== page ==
• Avoid potatoes with wrinkles, soft ends, green spots or bruises. This can mean they were stored in too warm an environment or are losing moisture. If you choose a big bag of potatoes and don’t get a chance to examine each one before buying, don’t sweat slight discoloration or bruising. You can just cut those spots off before cooking.
  • Smell the spuds before you add them to your cart. If they smell like soil, they’re fresh and ready to use.
best potatoes for potato salad how to store potatoes
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How To Store Potatoes At Home

If you’re anything like us, you’re quick to toss a ten-pound bag of potatoes into your cart but rarely use them all before they start sprouting and going soft. Believe it or not, potatoes can last up to six months if they’re stored properly. Here are a few tips for storing potatoes so you get the most out of them before they go bad:

  1. Toss potatoes that are showing signs of sprouting or losing their firmness. Like, as soon as you bring them home. A bad potato in the bunch can spread its sprouts to the rest of them. (Oh, and just FYI, it’s safe to eat a sprouted potato as long as the potato is still firm, and the shoots and their surrounding areas are cut off before cooking.)
  2. Don’t wash potatoes until you’re ready to use them. Scrubbing, peeling or washing spuds ahead of cooking will only introduce moisture and make them go soft faster. Save the prep work for when you’re ready to use them.
  3. Don’t keep the potatoes in the plastic bag you bought them in. We know, we know. It’s annoying. But potatoes keep longer when they’re stored in a well-ventilated area, and those little holes in the bag aren’t enough to really let them breathe. Instead, place the potatoes in a wire basket or mesh or paper bag. (If you go the paper bag route, be sure to leave the top open to promote air flow.)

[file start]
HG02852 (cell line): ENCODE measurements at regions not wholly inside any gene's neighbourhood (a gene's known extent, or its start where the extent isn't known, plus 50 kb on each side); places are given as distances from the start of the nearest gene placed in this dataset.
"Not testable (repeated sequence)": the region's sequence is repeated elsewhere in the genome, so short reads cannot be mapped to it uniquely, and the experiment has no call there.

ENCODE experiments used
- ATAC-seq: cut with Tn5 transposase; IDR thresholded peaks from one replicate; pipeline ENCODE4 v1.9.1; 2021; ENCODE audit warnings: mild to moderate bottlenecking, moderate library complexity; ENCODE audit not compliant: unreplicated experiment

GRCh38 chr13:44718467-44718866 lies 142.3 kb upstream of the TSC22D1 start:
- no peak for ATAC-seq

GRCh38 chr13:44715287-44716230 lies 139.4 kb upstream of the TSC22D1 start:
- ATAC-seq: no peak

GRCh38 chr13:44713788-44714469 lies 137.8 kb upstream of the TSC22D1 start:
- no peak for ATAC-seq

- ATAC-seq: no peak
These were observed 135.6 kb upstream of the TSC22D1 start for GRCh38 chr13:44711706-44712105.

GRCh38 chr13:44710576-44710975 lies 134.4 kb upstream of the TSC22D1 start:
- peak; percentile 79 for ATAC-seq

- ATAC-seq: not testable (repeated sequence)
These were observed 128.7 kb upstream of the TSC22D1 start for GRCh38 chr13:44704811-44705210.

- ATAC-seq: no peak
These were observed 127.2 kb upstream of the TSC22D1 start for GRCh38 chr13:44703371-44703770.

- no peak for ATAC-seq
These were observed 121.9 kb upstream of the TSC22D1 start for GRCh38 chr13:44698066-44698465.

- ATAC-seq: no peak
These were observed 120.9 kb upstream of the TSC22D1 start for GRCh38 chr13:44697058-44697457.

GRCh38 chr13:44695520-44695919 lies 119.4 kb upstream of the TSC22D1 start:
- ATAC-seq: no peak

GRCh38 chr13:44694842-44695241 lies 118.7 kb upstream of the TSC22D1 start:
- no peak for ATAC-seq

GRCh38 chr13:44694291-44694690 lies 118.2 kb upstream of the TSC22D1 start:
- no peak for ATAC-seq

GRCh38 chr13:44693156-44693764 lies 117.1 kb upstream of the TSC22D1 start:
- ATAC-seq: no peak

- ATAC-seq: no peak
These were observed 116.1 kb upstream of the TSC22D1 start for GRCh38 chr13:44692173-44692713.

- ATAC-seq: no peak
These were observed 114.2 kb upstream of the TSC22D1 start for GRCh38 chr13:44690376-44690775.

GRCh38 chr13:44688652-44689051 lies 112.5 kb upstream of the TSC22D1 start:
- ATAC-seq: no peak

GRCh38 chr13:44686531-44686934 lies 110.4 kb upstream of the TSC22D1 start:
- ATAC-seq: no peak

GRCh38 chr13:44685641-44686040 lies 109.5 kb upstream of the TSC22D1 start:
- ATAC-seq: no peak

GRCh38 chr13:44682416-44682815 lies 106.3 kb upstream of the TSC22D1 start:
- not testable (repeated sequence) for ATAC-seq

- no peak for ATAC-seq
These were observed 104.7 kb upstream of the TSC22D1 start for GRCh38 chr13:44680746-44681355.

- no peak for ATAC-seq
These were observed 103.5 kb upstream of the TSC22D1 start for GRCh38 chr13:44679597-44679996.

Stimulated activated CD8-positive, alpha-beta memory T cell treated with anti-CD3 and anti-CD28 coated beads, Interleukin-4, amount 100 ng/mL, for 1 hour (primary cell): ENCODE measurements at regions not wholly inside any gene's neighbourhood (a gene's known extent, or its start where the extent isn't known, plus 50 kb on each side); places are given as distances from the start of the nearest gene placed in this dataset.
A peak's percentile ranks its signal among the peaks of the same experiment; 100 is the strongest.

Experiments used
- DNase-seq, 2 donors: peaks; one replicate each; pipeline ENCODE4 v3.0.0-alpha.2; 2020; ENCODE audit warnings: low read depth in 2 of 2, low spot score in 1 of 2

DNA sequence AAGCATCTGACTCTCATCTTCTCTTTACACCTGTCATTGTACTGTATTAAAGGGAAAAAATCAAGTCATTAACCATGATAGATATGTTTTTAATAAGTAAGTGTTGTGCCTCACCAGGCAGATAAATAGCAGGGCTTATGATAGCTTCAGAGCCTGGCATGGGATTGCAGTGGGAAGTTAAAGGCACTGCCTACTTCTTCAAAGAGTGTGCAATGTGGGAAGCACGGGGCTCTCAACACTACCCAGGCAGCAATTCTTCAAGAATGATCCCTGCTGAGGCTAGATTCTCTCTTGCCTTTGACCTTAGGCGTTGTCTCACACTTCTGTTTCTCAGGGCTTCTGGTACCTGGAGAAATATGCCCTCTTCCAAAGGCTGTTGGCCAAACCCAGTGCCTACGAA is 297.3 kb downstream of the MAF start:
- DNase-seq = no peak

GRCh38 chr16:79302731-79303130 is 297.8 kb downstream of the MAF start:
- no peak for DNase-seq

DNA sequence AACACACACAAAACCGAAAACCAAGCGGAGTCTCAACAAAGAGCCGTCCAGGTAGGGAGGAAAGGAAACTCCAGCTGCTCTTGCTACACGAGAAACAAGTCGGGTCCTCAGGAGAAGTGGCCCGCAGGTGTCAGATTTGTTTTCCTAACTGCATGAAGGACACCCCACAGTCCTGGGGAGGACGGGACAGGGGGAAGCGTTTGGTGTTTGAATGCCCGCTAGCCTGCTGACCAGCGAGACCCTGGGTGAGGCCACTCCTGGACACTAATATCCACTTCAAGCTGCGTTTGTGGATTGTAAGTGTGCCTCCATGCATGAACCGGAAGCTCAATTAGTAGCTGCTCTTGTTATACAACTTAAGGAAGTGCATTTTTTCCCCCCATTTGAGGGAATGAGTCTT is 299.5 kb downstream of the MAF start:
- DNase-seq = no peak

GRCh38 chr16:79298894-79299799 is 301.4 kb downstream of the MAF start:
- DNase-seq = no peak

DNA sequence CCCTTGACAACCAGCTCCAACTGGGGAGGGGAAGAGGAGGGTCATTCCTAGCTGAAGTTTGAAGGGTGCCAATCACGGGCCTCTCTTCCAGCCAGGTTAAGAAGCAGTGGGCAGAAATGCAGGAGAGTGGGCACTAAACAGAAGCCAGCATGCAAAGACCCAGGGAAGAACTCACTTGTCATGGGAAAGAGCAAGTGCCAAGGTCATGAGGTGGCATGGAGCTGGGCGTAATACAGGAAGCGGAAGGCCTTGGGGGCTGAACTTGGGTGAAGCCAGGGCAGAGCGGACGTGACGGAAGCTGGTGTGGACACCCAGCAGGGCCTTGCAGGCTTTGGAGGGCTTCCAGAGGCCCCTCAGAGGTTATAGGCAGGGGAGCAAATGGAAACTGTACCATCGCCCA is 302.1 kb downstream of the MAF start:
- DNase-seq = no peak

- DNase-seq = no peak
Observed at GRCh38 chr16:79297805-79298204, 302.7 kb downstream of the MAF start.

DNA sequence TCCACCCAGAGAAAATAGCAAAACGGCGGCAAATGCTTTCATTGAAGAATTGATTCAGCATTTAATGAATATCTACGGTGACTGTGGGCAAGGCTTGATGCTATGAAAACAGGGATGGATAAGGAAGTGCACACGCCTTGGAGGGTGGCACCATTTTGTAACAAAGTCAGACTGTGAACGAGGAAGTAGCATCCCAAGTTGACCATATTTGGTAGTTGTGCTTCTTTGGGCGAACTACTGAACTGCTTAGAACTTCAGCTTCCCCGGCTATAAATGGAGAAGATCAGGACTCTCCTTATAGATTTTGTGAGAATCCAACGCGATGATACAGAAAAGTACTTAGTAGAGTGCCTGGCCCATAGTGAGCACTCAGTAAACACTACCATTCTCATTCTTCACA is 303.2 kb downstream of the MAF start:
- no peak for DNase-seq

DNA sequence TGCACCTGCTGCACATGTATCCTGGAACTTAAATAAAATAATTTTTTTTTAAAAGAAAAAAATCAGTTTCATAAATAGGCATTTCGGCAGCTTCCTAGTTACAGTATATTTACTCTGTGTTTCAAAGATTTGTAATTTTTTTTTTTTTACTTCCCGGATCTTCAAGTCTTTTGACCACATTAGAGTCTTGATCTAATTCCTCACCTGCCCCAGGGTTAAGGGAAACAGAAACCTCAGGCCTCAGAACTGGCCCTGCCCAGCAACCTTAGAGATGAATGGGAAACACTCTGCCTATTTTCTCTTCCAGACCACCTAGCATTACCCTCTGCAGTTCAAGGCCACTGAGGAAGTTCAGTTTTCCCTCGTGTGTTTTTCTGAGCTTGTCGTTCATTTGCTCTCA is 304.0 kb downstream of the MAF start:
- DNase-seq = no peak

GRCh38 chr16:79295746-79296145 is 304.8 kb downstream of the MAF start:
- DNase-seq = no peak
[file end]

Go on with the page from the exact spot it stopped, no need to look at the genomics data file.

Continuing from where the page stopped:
4. Don’t refrigerate them. This might strike you as surprising—doesn’t refrigerating produce always extend its shelf life? Well, potatoes don’t do so well in the cold since they’re so starchy. They thrive in a cool, dark environment, like a root cellar, unheated basement or dark cupboard that’s low to the ground and far away from heat sources, like a stove or radiator.
  5. Keep them out of direct sunlight. Whether you’re storing spuds in a basement, closet or cupboard, just remember: They grew in the ground, so they thrive in the dark. Minimal light exposure is a must since direct sunlight can speed up the sprouting process.
  6. Store potatoes by themselves—not with other fruits or vegetables. You know how some fruits and veggies (like bananas, apples and avocados) brown faster if they’re kept in a paper bag? That’s due to the ethylene gas they emit as they ripen. If countertop produce is kept in close proximity to potatoes, the ethylene gas can speed up their spoiling process, too.

Recipes for Potato Salad

Now that your spuds are ready to use, let’s get cooking. Here are a few of our favorite potato salad recipes:

taryn pire

Food Editor

Taryn Pire is PureWow’s food editor and has been writing about all things delicious since 2016. She’s developed recipes, reviewed restaurants and investigated food trends at...